As noted earlier, broader factors at the organizational or workplace level may also influence the use of trans-inclusive language. Levels of structural stigma against sexual and gender minorities vary across different workplaces and/or organizations based on their physical or sectoral location. For example, stigma may be greater in less urbanized areas (Valfort, 2017) and in more male-dominated industries and/or sectors of employment (e.g., mining, law enforcement, or construction) (Collins, 2015). As a result, both the awareness of appropriate conventions to address trans individuals and the predisposition to adapt one’s language to suit their needs may be lower among employees working in these settings. Given shifting organizational discourses around the importance of diversity and inclusion, we also expect individuals in more senior roles (e.g., managerial and executive positions) to “lead the way” in terms of using inclusive language for trans employees (Cottrill et al., 2014). Altogether, we hypothesize that the degree of comfort using trans-affirming language will be greater amongst employees working in urban areas, certain industries/sectors, and those occupying senior roles (Hypothesis 3). Another plausible influence is the organization’s size. On the one hand, smaller firms may provide enhanced opportunities for meaningful inter-personal contact with individuals from gender and sexual minorities (Tee & Hegarty, 2006). On the other hand, larger firms tend to have greater resources to allocate to diversity training and awareness and formal channels to combat workplace discrimination and harassment (Day & Greene, 2008). Given these competing forces, we make no a priori predictions about the relative levels of comfort using trans-appropriate language among employees in smaller and bigger organizations.

Finally, a positive workplace climate cultivated through inclusive policies and practices should encourage organizational citizenship behaviors, including the use of inclusive language (Nishii, 2013; Panicker et al., 2018). This should apply most strongly to organizations that score highly in objective and externally defined markers of workplace diversity and inclusion in the space of gender and sexuality. Thus, our final hypothesis is that the degree of comfort using trans-affirming language will be greater among employees in organizations with highly inclusive climates (Hypothesis 4).

The Australian Context

We study the individual and organizational predictors of trans-inclusive language in the workplace in a relatively progressive country: Australia. Public attitudes toward LGBT issues in Australia have become substantially more supportive in the last few decades (Perales & Campbell, 2018). In a cross-country survey measuring attitudes toward homosexuality, Australians averaged 6.3 on a scale of 1 (low acceptance) to 10 (high acceptance) over the 2001–2014 period, a substantial increase from an average of 4.2 in the previous two decades (Valfort, 2017). Attitudes toward trans individuals, more specifically, are difficult to gauge due to the scarcity of suitable data (Valfort, 2017). One exception is a 2016 survey conducted by Ipsos and the Williams Institute, where Australia ranked eighth of 23 countries in relation to public support for transgender rights.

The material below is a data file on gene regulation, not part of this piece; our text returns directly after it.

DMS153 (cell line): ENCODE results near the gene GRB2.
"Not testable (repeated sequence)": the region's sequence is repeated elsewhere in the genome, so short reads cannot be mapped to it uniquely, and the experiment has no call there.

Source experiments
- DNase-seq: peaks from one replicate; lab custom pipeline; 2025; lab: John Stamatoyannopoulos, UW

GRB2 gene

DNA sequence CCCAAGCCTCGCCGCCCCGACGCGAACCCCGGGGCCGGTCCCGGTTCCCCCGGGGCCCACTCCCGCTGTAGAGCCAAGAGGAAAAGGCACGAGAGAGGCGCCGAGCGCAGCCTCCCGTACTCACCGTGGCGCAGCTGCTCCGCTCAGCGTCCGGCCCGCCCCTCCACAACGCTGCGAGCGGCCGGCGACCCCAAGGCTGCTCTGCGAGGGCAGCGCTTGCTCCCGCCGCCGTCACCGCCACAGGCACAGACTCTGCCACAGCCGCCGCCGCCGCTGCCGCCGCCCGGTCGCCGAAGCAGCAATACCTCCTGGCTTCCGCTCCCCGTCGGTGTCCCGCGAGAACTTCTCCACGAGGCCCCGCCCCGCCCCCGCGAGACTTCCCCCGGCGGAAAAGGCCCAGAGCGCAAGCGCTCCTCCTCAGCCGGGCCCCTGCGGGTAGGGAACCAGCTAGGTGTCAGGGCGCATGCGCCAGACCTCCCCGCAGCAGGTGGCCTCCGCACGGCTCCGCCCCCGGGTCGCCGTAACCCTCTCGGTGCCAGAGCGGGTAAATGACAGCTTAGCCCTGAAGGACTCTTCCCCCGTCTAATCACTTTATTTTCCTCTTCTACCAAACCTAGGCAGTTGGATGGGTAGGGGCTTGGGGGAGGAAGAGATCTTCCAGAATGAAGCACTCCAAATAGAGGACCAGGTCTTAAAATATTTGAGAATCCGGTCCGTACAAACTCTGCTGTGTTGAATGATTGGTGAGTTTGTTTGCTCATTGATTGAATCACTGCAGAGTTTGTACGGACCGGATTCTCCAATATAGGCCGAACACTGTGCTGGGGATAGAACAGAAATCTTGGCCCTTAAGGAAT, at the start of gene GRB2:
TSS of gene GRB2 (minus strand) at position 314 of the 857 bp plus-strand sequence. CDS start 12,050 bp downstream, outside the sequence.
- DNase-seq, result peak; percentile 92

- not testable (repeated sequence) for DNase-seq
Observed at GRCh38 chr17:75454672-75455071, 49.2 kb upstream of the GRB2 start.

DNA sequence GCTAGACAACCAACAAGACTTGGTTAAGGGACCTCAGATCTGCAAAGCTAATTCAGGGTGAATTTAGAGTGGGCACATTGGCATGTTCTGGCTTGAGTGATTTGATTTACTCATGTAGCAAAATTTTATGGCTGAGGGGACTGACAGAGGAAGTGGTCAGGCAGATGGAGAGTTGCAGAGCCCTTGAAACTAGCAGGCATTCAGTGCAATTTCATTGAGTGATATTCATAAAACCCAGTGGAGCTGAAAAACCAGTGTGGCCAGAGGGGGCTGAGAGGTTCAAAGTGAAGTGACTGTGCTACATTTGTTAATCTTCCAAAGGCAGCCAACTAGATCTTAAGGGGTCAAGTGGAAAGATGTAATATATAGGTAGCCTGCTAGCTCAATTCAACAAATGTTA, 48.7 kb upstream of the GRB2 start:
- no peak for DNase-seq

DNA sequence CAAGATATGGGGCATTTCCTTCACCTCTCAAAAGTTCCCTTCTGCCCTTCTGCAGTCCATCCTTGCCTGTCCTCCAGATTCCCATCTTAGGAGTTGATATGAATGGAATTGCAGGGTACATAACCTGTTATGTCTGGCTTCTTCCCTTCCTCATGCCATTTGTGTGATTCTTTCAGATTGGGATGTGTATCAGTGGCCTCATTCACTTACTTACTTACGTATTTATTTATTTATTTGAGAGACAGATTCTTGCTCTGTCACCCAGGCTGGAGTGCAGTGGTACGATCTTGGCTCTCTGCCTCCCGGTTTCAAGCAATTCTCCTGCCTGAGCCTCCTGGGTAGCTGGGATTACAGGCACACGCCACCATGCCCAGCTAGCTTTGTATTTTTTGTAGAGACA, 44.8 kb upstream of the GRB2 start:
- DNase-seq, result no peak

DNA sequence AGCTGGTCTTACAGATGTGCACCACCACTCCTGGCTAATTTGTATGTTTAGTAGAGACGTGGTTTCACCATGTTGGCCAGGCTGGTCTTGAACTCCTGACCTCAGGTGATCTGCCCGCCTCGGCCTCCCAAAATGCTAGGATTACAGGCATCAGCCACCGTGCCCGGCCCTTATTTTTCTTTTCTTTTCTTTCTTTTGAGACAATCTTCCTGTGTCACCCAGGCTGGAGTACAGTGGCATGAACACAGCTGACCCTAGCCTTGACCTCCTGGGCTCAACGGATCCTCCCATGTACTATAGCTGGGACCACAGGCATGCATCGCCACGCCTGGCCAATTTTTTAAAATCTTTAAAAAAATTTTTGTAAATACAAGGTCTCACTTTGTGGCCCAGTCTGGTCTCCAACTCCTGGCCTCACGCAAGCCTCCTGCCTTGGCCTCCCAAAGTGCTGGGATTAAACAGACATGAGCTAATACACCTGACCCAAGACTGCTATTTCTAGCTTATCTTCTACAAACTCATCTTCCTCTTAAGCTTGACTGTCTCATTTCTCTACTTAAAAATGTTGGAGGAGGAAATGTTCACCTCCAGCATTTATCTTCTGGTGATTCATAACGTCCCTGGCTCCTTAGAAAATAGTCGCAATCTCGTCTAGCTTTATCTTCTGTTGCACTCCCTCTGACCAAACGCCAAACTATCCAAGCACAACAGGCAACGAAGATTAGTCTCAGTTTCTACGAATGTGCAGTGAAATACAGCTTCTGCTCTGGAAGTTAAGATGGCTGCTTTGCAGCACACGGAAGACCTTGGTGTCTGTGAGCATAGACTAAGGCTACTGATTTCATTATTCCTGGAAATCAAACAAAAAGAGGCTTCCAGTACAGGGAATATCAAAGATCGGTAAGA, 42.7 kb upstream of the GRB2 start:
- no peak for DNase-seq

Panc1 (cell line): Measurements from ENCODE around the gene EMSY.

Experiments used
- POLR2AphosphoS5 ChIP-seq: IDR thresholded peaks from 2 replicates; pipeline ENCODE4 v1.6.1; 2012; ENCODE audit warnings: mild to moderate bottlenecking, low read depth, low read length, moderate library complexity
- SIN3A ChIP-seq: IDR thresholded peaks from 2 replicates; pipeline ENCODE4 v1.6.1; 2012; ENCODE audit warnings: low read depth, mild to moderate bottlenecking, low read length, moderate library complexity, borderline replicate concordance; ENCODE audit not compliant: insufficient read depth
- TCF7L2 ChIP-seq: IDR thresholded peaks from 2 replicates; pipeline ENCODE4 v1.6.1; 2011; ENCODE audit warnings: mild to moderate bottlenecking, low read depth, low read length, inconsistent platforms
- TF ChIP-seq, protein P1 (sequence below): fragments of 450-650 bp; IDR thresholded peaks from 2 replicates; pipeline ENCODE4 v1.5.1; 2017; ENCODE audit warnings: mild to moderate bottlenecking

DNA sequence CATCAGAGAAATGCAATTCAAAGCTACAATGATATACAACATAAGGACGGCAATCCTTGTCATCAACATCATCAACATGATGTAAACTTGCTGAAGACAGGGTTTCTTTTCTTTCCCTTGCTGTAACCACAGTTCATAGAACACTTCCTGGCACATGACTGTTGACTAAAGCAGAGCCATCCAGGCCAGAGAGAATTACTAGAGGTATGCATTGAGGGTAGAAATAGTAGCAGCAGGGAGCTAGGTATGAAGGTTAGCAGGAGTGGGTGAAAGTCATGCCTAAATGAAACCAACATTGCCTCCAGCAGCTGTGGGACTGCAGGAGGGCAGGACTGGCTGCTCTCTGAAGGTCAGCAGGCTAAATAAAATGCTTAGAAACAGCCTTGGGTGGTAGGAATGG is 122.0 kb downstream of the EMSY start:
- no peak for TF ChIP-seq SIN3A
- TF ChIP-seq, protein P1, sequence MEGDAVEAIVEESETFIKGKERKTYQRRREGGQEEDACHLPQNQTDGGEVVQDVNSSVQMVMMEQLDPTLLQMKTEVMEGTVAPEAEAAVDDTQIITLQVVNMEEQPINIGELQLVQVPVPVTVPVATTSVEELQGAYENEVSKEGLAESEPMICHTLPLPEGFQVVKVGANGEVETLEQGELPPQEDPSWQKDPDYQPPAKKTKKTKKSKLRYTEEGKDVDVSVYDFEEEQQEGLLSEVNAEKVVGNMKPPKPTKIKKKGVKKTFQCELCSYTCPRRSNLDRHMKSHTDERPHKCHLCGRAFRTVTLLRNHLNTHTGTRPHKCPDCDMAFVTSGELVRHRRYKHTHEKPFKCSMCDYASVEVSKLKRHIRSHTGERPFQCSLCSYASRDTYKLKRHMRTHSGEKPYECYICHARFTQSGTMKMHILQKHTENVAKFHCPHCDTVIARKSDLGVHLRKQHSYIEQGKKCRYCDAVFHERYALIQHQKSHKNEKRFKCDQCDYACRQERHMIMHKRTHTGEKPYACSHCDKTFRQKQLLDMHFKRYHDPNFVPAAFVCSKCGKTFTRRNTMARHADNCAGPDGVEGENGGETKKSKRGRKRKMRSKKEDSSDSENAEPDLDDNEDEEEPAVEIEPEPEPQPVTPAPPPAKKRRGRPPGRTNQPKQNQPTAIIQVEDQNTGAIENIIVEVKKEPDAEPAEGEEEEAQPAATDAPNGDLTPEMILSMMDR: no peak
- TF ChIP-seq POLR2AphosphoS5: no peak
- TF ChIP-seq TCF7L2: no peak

Australia has also made significant inroads in improving legal protections for sexual and gender minorities in recent years. In 2013, the Sex Discrimination Act 1984 was amended to explicitly prohibit discrimination on the basis of a person’s sexual orientation, gender identity, or intersex status (Australian Human Rights Commission, 2014). The Act encompasses key areas of public life, including employment, education, housing, and the provision of goods and services (Australian Human Rights Commission, 2013). Another important milestone was the legalization of same-sex marriage in 2017, which paved the way for couples to marry regardless of sex or gender (Perales & Campbell, 2018; Riseman, 2019). While Australia’s legal protections toward LGB people rank highly in international comparisons (OECD, 2020), Australia lags behind the OECD average in relation to laws protecting gender minorities (OECD, 2020). For example, unlike countries such as France, Germany and the Netherlands, Australia still requires trans binary people to undergo medical procedures to change their legal gender (OECD, 2020). This is consistent with Riseman’s (2019) observation that trans and intersex rights and acceptance were somewhat slower than LGB rights to enter the Australian public agenda. Indeed, recent Australian evidence points to the existence of significant barriers to inclusion amongst trans people, in the workplace and otherwise (Bates et al., 2020; Jones, 2016; Sullivan, 2018). In the next section, we describe the data and methods that we deploy to examine trans-inclusive language in the workplace within this institutional context.

Data and Methods

Dataset and Sample